Mythic Quest is one of the best and most refreshing sitcoms of recent times. Produced by the creators of It’s Always Sunny In Philadelphia and Ubisoft Film & Television, the first season of the Apple TV+ series showed that it wasn’t afraid to be both funny and over-the-top while also being hard-hitting and packing an emotional gut-punch.
It helps that the games industry setting is one that’s ripe for all kinds of hilarious shenanigans and situations.
Who’s The Boss?
At its best, Mythic Quest feels like The Office meets Community (one of the actors, Danny Pudi, also starred in Community). In Mythic Quest, the characters are all co-workers in a games developer/studio responsible for making an MMO game called Mythic Quest, which is pretty much a fictional version of Blizzard’s World Of Warcraft. By way of a familiar workplace comedy set-up, its debut outing offered more than just a comforting distraction last year.
The two lead characters behind Mythic Quest are the egomaniacal creative director Ian Grimm (played brilliantly by Mythic Quest showrunner Rob McElhenney) and the stressed out and always overworked lead engineer Poppy Li (Charlotte Nicdao). At the end of Mythic Quest Season 1, Poppy finally gets promoted to the same position as Ian and becomes the studio’s co-creative director. Of course, whenever the status quo gets shaken, things don’t always go silky smooth.
Only two episodes have been released for Mythic Quest Season 2, and Poppy is struggling with being in a new leadership position as a co-director, which she’s not used to. This results in another interesting dynamic being explored, as her relationship with everyone at the studio has now changed. She’s no longer a fellow colleague, but a boss, and she’s working on how to best perform her new job.
She’s not the only one feeling that way, as executive producer David Brittlesbee (David Hornsby) once again feels insecure. He’s technically the boss of everyone at the studio, but they don’t really treat him that way. Just like Poppy, he now has to learn how to be a better boss and assert his dominance, so to speak.
Besides Poppy and Ian, two other relationships that will seemingly be the focus of the new season are those between monetisation head Brad Bakshi (Danny Pudi) and his protégé Jo (Jessie Ennis), who was previously David’s assistant back in Season 1, as well as the budding romance between QA testers Rachel (Ashly Burch) and Dana (Imani Hakim). It will be exciting to see how Season 2 will explore these new relations moving forward.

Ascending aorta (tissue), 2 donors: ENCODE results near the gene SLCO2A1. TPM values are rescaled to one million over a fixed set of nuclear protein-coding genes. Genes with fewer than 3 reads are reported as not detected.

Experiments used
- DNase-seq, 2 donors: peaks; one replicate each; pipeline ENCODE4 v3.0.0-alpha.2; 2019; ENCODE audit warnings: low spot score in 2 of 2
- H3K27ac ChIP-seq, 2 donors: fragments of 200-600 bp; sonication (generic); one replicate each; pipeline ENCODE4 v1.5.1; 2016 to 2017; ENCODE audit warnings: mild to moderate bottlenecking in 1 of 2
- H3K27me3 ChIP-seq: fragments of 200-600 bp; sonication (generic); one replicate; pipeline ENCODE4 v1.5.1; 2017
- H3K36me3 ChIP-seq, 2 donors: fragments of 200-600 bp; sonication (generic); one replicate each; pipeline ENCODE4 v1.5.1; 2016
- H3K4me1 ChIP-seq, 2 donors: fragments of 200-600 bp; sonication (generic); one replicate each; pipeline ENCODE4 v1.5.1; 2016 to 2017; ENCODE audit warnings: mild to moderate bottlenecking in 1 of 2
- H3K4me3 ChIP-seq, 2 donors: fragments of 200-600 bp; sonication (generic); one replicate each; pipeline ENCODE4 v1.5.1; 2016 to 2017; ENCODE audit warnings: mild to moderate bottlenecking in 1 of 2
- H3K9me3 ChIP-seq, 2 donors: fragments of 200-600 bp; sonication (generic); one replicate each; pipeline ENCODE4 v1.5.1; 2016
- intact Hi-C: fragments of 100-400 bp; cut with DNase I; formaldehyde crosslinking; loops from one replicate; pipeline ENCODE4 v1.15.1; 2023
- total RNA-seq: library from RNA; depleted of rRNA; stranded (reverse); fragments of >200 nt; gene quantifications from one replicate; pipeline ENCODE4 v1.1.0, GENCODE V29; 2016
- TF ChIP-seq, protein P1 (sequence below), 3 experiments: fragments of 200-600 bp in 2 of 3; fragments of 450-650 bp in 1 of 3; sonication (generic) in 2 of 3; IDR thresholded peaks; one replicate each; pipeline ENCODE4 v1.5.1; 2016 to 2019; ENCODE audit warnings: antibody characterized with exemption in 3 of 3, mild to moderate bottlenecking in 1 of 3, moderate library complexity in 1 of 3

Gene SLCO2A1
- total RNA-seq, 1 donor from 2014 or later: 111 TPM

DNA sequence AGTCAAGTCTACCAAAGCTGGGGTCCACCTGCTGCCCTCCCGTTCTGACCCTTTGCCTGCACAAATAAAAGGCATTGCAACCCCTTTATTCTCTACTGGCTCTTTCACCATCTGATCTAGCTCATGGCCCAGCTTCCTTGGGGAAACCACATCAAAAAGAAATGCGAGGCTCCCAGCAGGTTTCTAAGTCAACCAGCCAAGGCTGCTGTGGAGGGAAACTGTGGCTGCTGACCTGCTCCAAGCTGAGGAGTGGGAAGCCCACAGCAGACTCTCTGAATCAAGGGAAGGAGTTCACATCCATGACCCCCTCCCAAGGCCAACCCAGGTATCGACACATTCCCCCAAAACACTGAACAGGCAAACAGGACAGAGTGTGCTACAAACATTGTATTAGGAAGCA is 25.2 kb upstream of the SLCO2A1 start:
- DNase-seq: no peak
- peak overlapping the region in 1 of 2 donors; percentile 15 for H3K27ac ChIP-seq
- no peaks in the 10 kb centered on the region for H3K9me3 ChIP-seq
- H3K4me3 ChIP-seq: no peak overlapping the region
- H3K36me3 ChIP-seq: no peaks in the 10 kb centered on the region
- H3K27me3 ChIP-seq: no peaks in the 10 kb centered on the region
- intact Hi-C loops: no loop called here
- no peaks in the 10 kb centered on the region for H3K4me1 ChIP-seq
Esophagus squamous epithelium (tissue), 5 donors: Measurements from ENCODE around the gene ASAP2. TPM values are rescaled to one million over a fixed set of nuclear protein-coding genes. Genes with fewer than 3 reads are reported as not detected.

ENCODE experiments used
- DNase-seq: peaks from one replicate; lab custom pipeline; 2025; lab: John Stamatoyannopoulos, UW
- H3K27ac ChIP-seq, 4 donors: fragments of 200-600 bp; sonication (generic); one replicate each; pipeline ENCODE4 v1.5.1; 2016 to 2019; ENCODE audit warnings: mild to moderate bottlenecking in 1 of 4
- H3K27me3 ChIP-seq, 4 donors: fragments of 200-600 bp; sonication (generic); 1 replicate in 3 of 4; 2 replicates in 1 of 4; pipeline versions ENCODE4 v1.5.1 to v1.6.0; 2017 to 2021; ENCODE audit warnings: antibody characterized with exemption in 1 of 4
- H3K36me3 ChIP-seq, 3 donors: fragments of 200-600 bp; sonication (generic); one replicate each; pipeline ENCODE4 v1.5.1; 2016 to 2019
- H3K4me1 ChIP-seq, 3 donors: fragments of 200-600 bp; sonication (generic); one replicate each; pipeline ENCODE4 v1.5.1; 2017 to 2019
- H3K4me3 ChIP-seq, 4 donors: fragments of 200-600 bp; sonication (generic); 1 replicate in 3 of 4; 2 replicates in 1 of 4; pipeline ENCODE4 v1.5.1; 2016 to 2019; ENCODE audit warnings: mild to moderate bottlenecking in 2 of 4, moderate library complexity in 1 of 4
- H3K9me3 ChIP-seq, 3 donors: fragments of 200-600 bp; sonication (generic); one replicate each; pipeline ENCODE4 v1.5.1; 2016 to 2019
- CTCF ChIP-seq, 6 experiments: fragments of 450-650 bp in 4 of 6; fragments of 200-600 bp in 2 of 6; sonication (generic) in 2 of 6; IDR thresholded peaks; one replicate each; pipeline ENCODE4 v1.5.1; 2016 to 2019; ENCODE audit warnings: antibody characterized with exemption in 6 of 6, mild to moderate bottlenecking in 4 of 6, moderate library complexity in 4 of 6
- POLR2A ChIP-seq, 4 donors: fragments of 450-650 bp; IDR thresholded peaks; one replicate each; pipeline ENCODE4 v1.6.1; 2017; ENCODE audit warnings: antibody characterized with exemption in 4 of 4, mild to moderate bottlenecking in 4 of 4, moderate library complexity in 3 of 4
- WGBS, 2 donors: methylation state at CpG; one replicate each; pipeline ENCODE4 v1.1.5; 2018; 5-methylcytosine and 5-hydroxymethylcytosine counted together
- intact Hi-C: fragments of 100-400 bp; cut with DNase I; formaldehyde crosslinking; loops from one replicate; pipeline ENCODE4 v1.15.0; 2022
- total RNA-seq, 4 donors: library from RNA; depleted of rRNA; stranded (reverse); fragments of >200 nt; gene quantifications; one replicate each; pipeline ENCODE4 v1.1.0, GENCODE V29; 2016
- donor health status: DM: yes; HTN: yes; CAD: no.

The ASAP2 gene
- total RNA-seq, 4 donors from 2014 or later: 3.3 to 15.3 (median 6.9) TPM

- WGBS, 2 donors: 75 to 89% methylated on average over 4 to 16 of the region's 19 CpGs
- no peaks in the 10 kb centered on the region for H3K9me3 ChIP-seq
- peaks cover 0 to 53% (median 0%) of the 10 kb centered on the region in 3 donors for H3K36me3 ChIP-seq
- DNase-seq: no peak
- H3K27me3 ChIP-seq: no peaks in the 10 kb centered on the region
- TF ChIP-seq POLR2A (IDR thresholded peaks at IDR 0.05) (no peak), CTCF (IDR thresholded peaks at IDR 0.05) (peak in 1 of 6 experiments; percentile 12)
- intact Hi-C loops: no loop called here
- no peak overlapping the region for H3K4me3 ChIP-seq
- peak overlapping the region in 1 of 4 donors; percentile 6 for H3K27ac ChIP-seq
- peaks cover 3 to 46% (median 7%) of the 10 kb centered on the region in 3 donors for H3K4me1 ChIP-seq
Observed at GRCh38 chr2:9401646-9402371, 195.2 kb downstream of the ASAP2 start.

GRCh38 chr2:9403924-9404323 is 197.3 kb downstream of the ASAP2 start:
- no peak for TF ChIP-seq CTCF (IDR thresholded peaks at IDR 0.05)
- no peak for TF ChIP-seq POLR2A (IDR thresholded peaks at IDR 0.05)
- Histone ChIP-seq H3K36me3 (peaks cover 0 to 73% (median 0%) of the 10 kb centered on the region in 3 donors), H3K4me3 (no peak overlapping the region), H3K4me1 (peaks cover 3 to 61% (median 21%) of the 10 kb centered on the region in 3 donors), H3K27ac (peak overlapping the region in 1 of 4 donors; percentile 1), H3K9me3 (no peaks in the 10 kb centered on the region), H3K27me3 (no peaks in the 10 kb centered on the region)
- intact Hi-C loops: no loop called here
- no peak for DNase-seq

Mythic Quest Season 1 had a lot of crazy plots, including one where the developers have to deal with childish and arrogant video game streamers, who are hilariously almost always children or teenagers in the Mythic Quest universe (which is even funnier considering they’re supposed to mirror the attitudes and personalities of real-life streamers). There’s also another noteworthy plot thread where they have to deal with the toxic and borderline-abusive behaviour of gamers.
In the two episodes of Mythic Quest Season 2 so far, we have a running joke where the main characters keep taking advantage of and exploiting the studio’s art team, forcing them to work according to their whims without any regard to their well-being (which will surely lead to something later this season). One of my personal favourites where they’re trying to make a mobile game while also attacking the very idea of mobile games.
Arguably the standout and best episode of Mythic Quest Season 1 was the excellent “A Dark Quiet Death”, which was a standalone episode that featured none of the main cast. Instead, it focused on Jake Johnson’s Doc and Cristin Milioti’s Bean as a couple in the 90s who goes on to form a games studio of their own.
This episode was notable for turning down the over-the-top tone of the usual episodes and goes straight to showcasing the realistic struggle of a company in the games industry trying to balance creativity and business. The episode doesn’t end well, as business and commercial profits ultimately triumph over creativity and heart; putting the spotlight on real game companies who start out being beloved for their great games before succumbing to selling out for purely financial reasons (like BioWare, Blizzard, and more, if you know, you know).
Other great Mythic Quest episodes include the specials released in between the first and second seasons. “Quarantine” focused on the struggle of self-isolation while “Everlight” had a fun LARPing element while still being emotionally satisfying. I really hope the Mythic Quest Season 2 will try to do more of these insane and experimental episodes since the first two episodes have pretty much been the usual tamer stuff.
If you’re looking for a new sitcom to spend about 30 minutes with once a week, you can’t go wrong with Mythic Quest. Viewers who are gamers or game developers themselves will probably be able to appreciate the show more, but casual viewers will still be able to love the jokes and characters. I’m definitely looking forward to the rest of Mythic Quest Season 2. In the words of F. Murray Abraham’s C.W. Longbottom: Huzzah!
FINAL SCORE: 90/100
The first two episodes of Mythic Quest Season 2 premiered on Apple TV+ on 7 May 2021. Subsequent episodes will premiere every Friday. There will be nine episodes in Mythic Quest Season 2.